The opinion of the court was delivered by: Carla M. Woehrle United States Magistrate Judge
The parties have consented, under 28 U.S.C. § 636(c), to the jurisdiction of the undersigned magistrate judge. Plaintiff seeks review of the denial of disability benefits. The court finds that judgment should be granted in favor of defendant, affirming the Commissioner's decision.
Plaintiff Suzanne Getchel was born on March 24, 1947, and was sixty-one years old at the time of her administrative hearing. [Administrative Record ("AR") 6, 9.] She has two years of college education and past relevant work experience as a teacher's aide. [AR 9.] Plaintiff alleges disability on the basis of severe headaches and multiple work-related injuries to her neck, shoulders, arms, back and legs. [AR 45.]
II. PROCEEDINGS IN THIS COURT
Plaintiff's complaint was lodged on November 12, 2008, and filed on November 19, 2008. On July 13, 2009, defendant filed an answer and plaintiff's Administrative Record ("AR"). On June 26, 2009, the parties filed their Joint Stipulation ("JS") identifying matters not in dispute, issues in dispute, the positions of the parties, and the relief sought by each party. This matter has been taken under submission without oral argument.
III. PRIOR ADMINISTRATIVE PROCEEDINGS
Plaintiff applied for a period of disability and disability insurance benefits ("DIB") under Title II of the Social Security Act on April 5, 2007, alleging disability since December 22, 2005. [AR 30, 107.] After the application was denied initially and on reconsideration, plaintiff requested an administrative hearing, which was held on July 30, 2008, before Administrative Law Judge ("ALJ") Kevin M. McCormick. [AR 6-24.] Plaintiff appeared with counsel, and testimony was taken from plaintiff and vocational expert Aida Worthington. [AR 7.] The ALJ denied benefits in a decision dated August 21, 2008. [AR 30-37.] When the Appeals Council denied review on September 19, 2008, the ALJ's decision became the Commissioner's final decision. [AR 1-3.]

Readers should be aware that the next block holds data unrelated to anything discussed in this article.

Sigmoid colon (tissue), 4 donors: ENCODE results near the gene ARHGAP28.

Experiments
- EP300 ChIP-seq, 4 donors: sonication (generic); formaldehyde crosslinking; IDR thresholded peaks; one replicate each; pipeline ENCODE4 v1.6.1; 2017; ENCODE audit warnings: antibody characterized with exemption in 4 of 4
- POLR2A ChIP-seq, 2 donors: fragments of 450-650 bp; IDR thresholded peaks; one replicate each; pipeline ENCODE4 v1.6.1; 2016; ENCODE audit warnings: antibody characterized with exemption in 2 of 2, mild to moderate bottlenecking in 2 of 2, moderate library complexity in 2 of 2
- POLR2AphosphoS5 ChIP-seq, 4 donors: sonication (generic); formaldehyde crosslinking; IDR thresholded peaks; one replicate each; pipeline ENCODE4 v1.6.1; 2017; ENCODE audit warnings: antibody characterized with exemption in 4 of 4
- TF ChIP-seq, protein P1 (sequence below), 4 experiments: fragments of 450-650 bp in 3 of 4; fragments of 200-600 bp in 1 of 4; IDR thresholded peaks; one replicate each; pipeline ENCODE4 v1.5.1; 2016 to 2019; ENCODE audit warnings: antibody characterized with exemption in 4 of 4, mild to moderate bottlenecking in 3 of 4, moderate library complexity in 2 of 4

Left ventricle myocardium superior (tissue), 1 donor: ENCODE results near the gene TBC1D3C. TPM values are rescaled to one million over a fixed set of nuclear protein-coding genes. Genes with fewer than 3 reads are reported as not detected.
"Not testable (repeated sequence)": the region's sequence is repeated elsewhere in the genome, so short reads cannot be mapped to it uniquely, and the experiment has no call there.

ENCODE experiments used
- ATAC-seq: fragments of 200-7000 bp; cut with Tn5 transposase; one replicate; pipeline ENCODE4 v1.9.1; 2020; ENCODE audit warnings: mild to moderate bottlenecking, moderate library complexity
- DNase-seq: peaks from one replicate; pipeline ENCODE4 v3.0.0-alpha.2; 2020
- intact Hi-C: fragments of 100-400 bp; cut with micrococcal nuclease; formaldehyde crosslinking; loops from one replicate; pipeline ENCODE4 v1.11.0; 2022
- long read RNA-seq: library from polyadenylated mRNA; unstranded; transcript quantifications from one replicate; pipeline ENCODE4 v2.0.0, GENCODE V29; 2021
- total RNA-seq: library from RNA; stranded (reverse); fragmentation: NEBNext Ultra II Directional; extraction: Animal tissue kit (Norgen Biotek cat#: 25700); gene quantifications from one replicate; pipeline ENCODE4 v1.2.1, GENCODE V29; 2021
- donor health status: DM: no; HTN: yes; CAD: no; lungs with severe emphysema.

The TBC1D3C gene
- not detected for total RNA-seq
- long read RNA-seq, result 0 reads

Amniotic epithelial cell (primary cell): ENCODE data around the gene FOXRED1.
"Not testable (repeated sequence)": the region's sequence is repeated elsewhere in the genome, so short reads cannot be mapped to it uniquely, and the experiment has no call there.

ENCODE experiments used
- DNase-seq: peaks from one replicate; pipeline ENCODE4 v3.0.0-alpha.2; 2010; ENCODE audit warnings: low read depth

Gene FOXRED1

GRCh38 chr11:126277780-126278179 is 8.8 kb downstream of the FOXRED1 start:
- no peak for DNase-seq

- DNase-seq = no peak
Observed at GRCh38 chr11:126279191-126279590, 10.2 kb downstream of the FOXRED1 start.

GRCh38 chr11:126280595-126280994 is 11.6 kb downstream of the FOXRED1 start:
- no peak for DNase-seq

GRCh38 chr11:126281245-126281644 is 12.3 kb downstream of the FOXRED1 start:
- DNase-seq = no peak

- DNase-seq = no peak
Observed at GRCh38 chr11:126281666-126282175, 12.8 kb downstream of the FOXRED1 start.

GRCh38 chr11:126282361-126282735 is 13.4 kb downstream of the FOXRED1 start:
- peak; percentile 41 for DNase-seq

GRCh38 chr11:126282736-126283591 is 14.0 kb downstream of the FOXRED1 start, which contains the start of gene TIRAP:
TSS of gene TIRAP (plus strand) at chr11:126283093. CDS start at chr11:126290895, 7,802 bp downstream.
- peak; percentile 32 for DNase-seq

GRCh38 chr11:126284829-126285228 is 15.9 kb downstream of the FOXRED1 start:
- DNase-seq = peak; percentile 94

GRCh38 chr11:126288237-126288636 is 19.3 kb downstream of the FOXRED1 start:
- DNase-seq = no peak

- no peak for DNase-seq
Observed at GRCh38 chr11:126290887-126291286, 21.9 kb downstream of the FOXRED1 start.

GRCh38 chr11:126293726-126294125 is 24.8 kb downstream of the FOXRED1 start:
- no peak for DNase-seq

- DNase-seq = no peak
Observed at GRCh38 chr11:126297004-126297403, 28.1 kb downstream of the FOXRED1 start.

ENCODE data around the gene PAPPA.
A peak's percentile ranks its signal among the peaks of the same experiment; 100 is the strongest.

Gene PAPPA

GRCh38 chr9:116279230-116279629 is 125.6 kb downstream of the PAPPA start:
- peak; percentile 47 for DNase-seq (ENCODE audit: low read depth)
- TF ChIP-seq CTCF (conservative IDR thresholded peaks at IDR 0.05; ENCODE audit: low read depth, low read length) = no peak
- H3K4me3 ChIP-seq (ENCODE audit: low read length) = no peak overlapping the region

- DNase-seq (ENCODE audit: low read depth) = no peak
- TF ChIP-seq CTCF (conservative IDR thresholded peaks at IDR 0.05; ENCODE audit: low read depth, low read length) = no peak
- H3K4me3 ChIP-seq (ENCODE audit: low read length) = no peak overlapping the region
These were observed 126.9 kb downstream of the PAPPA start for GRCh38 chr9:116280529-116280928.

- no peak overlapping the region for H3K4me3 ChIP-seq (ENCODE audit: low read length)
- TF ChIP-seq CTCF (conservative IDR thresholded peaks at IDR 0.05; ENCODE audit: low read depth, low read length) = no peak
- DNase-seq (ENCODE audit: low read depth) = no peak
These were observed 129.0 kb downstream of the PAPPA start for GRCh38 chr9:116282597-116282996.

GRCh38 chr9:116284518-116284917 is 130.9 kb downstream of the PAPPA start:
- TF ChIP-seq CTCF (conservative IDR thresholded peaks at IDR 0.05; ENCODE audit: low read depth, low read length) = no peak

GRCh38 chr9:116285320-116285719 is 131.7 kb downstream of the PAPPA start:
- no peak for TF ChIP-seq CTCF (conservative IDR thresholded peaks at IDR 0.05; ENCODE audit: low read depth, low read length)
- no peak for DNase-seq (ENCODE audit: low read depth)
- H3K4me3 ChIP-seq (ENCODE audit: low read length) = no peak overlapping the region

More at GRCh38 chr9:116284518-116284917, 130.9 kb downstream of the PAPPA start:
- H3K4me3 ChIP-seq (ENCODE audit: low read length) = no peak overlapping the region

Under 42 U.S.C. § 405(g), a district court may review the Commissioner's decision to deny benefits. The Commissioner's (or ALJ's) findings and decision should be upheld if they are free of legal error and supported by substantial evidence. However, if the court determines that a finding is based on legal error or is not supported by substantial evidence in the record, the court may reject the finding and set aside the decision to deny benefits. See Aukland v. Massanari, 257 F.3d 1033, 1035 (9th Cir. 2001); Tonapetyan v. Halter, 242 F.3d 1144, 1147 (9th Cir. 2001); Osenbrock v. Apfel, 240 F.3d 1157, 1162 (9th Cir. 2001); Tackett v. Apfel, 180 F.3d 1094, 1097 (9th Cir. 1999); Reddick v. Chater, 157 F.3d 715, 720 (9th Cir. 1998); Smolen v. Chater, 80 F.3d 1273, 1279 (9th Cir. 1996); Moncada v. Chater, 60 F.3d 521, 523 (9th Cir. 1995)(per curiam). "Substantial evidence is more than a scintilla, but less than a preponderance." Reddick, 157 F.3d at 720. It is "relevant evidence which a reasonable person might accept as adequate to support a conclusion." Id. To determine whether substantial evidence supports a finding, a court must review the administrative record as a whole, "weighing both the evidence that supports and the evidence that detracts from the Commissioner's conclusion." Id. "If the evidence can reasonably support either affirming or reversing," the reviewing court "may not substitute its judgment" for that of the Commissioner. Reddick, 157 F.3d at 720-721; see also Osenbrock, 240 F.3d at 1162.
A. THE FIVE-STEP EVALUATION
To be eligible for disability benefits a claimant must demonstrate a medically determinable impairment which prevents the claimant from engaging in substantial gainful activity and which is expected to result in death or to last for a continuous period of at least twelve months. Tackett, ...